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Marine mammal auditory systems: a summary of audiometric and anatomical data and its implications for underwater acoustic impacts
|Title||Marine mammal auditory systems: a summary of audiometric and anatomical data and its implications for underwater acoustic impacts|
|Year of Publication||1998|
|Series Title||NOAA Technical Memorandum NMFS|
|Institution||National Oceanic and Atmospheric Administration (NOAA) / National Marine Fisheries Service (NMFS) / Southwest Fisheries Science Center|
|Report Number||NOAA-TM-N M FS-SW FSC-256|
|Keywords||anthropogenic noise, audiometric data, auditory system, by catch, commercial fisheries, fishery assessment, marine mammal hearing, sound impacts, underwater acoustic impacts, underwater noise impacts|
This report summarizes and critiques existing auditory data for marine mammals. It was compiled primarily as a background or reference document for assessing probable impacts of long-range detection devices that may be employed in tuna fisheries. To that end, it has the following emphases: a description of currently available data on marine mammal hearing and ear anatomy, a discussion and critique of the methods used to obtain these data, a summary and critique of data based on hearing models for untested marine species, and a discussion of data available on acoustic parameters that induce auditory trauma in both marine and land mammals. In order to place these data in an appropriate context, summaries are incorporated also of basic concepts involved in underwater vs. air-borne sound propagation, fundamental hearing mechanisms, and mechanisms of auditory trauma in land mammals.
Although the primary purpose of this report is to provide a reference document on the state of knowledge of marine mammal hearing, it is expected that the material will be used as a resource for assisting with the design and assessment of the safety and efficacy of acoustic detection and censusing devices used in fisheries, particularly for the Eastern Tropical Pacific region. Consequently, to maximize the utility of this document, a brief discussion has been included on the potential for impact on hearing from several recently proposed devices and an outline of research areas that need to be addressed if we are to fill the relatively large gaps in the existing data base.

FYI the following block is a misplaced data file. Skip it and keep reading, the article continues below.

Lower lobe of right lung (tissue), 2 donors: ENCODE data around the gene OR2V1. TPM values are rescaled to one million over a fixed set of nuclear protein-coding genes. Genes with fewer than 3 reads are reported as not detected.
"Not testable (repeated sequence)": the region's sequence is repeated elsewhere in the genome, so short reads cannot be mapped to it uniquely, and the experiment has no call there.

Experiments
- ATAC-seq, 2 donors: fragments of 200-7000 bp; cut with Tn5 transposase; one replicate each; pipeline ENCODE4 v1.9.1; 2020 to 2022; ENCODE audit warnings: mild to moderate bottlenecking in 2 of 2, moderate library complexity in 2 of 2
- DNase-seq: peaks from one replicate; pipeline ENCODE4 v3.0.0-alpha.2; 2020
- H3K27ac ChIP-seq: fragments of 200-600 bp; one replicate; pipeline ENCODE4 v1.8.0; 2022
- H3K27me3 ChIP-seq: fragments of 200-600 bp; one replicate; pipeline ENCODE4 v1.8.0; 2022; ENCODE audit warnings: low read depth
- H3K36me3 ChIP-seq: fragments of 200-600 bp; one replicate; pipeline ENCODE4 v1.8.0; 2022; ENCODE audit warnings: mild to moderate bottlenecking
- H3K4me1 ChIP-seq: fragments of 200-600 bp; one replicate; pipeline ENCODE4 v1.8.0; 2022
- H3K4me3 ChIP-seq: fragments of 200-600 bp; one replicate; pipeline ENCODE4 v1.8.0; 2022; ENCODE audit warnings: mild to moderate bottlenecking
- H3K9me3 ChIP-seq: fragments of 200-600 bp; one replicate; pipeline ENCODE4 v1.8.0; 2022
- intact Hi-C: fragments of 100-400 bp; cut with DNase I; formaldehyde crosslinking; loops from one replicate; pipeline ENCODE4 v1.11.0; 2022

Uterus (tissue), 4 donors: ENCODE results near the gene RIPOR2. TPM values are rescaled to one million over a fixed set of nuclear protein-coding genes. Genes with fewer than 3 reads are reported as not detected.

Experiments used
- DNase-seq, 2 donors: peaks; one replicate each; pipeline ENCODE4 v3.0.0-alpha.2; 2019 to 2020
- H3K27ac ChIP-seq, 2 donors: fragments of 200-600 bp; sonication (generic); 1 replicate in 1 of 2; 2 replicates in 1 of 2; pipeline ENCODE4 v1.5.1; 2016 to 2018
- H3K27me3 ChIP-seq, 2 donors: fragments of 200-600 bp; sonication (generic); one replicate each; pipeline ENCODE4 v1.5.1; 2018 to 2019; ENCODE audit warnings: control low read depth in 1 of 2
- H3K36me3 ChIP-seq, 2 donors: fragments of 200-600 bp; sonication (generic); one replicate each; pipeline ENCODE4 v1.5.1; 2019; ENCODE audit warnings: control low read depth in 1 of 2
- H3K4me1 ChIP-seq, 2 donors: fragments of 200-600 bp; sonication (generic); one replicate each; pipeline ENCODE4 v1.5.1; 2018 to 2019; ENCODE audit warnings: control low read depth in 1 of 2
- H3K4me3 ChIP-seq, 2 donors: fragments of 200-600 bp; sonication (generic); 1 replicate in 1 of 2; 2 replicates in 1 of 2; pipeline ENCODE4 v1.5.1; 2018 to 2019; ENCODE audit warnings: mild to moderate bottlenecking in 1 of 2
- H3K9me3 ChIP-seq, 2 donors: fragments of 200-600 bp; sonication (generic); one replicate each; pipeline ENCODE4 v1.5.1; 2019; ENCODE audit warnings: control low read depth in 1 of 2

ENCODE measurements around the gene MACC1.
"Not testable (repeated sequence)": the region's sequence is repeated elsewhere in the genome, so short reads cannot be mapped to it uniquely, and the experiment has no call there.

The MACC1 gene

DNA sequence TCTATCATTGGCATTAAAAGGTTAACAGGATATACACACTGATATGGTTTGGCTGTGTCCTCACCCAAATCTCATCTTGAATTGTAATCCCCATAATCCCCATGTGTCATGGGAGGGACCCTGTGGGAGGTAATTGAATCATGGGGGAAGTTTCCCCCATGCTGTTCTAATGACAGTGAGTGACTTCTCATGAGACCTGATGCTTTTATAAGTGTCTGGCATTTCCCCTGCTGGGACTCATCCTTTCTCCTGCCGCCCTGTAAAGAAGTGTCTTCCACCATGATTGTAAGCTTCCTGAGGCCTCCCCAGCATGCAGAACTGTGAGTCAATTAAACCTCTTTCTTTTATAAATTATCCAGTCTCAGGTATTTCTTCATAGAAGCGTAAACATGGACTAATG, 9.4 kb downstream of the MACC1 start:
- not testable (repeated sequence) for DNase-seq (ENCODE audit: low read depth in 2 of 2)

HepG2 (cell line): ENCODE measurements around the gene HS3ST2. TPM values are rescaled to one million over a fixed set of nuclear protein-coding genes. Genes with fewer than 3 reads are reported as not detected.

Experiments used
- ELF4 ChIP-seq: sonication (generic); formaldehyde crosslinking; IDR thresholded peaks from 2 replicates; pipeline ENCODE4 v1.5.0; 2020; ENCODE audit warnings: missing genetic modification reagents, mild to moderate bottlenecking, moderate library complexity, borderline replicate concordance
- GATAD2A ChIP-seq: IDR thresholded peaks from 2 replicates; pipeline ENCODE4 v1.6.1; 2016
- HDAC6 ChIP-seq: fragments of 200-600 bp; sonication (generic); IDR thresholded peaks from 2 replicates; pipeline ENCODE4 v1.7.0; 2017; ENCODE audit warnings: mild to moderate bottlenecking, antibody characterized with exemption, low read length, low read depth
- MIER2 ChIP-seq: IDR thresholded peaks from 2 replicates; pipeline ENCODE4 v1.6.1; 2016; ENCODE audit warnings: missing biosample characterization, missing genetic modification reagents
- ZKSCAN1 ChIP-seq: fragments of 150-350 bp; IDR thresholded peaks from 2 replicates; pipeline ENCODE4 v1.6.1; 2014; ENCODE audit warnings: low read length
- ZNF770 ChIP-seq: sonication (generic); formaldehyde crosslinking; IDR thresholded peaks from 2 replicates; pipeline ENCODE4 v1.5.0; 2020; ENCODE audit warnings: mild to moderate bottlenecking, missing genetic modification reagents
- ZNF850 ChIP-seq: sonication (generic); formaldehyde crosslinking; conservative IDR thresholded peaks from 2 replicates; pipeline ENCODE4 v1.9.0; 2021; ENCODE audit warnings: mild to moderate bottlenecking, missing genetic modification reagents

The data show that marine mammals have a fundamentally mammalian ear that through adaptation to the marine environment has developed broader hearing ranges than those common to land mammals. Audiograms are available for 11 species of odontocetes and pinnipeds. For most marine mammal species, we do not have direct behavioral or physiologic audiometric data. For those species for which audiograms are not available, hearing ranges can be estimated with mathematical models based on ear anatomy or inferred from emitted sounds and play back experiments. The combined data show there is considerable variation among marine mammals in both absolute hearing range and sensitivity, and the composite range is from ultra to infrasonic. Odontocetes, like bats, are excellent echolocators, capable of producing, perceiving, and analyzing ultrasonics fiequencies (defined as >20 kHz). Odontocetes commonly have good functional hearing between 200 Hz and 100 kHz, although individual species may have functional ultrasonic hearing to nearly 200 kHz. The majority of odontocetes have peak sensitivities in the ultrasonic ranges although most have moderate sensitivity from 1 to 20 kHz. No odontocete has been shown audiometrically to have acute hearing (>80 dB re 1 μPa) below 500 Hz.
Good lower frequency hearing is confined to larger species in both the cetaceans and pinnipeds. No mysticete has been directly tested for any hearing ability, but functional models indicate that their functional hearing range commonly extends to 20 Hz, with several species expected to hear well into infrasonic frequencies. The upper functional range for most mysticetes has been predicted to extend to 20-30 kHz.